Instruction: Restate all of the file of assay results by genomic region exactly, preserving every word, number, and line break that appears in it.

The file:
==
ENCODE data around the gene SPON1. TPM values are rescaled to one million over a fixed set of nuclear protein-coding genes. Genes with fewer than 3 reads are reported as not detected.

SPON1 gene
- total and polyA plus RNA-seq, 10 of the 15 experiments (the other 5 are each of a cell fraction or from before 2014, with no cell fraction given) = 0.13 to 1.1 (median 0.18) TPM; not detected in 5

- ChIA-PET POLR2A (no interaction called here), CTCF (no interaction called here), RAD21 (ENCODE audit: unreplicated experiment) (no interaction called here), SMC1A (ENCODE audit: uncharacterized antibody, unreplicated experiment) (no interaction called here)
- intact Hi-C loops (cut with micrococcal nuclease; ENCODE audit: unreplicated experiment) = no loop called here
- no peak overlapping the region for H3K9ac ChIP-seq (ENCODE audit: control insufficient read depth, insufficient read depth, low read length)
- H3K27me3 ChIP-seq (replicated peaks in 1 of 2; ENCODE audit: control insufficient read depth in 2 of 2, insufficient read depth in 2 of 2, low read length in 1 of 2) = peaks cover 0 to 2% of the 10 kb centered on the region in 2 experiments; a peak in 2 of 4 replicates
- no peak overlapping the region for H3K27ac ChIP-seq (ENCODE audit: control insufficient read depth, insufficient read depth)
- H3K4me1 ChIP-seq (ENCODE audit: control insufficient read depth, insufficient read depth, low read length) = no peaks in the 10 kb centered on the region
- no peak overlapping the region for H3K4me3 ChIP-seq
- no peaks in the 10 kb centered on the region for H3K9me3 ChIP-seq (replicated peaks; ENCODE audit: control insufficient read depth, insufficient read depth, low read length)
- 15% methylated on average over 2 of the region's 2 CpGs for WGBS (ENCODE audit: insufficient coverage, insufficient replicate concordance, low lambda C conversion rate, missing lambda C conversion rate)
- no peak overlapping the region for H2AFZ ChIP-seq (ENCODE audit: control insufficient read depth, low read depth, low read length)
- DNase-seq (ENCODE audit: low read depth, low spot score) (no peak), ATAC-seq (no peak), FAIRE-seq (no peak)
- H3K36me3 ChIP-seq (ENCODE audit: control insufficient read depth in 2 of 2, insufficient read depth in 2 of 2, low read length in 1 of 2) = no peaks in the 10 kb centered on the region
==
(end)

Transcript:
ENCODE data around the gene SPON1. TPM values are rescaled to one million over a fixed set of nuclear protein-coding genes. Genes with fewer than 3 reads are reported as not detected.

SPON1 gene
- total and polyA plus RNA-seq, 10 of the 15 experiments (the other 5 are each of a cell fraction or from before 2014, with no cell fraction given) = 0.13 to 1.1 (median 0.18) TPM; not detected in 5

- ChIA-PET POLR2A (no interaction called here), CTCF (no interaction called here), RAD21 (ENCODE audit: unreplicated experiment) (no interaction called here), SMC1A (ENCODE audit: uncharacterized antibody, unreplicated experiment) (no interaction called here)
- intact Hi-C loops (cut with micrococcal nuclease; ENCODE audit: unreplicated experiment) = no loop called here
- no peak overlapping the region for H3K9ac ChIP-seq (ENCODE audit: control insufficient read depth, insufficient read depth, low read length)
- H3K27me3 ChIP-seq (replicated peaks in 1 of 2; ENCODE audit: control insufficient read depth in 2 of 2, insufficient read depth in 2 of 2, low read length in 1 of 2) = peaks cover 0 to 2% of the 10 kb centered on the region in 2 experiments; a peak in 2 of 4 replicates
- no peak overlapping the region for H3K27ac ChIP-seq (ENCODE audit: control insufficient read depth, insufficient read depth)
- H3K4me1 ChIP-seq (ENCODE audit: control insufficient read depth, insufficient read depth, low read length) = no peaks in the 10 kb centered on the region
- no peak overlapping the region for H3K4me3 ChIP-seq
- no peaks in the 10 kb centered on the region for H3K9me3 ChIP-seq (replicated peaks; ENCODE audit: control insufficient read depth, insufficient read depth, low read length)
- 15% methylated on average over 2 of the region's 2 CpGs for WGBS (ENCODE audit: insufficient coverage, insufficient replicate concordance, low lambda C conversion rate, missing lambda C conversion rate)
- no peak overlapping the region for H2AFZ ChIP-seq (ENCODE audit: control insufficient read depth, low read depth, low read length)
- DNase-seq (ENCODE audit: low read depth, low spot score) (no peak), ATAC-seq (no peak), FAIRE-seq (no peak)
- H3K36me3 ChIP-seq (ENCODE audit: control insufficient read depth in 2 of 2, insufficient read depth in 2 of 2, low read length in 1 of 2) = no peaks in the 10 kb centered on the region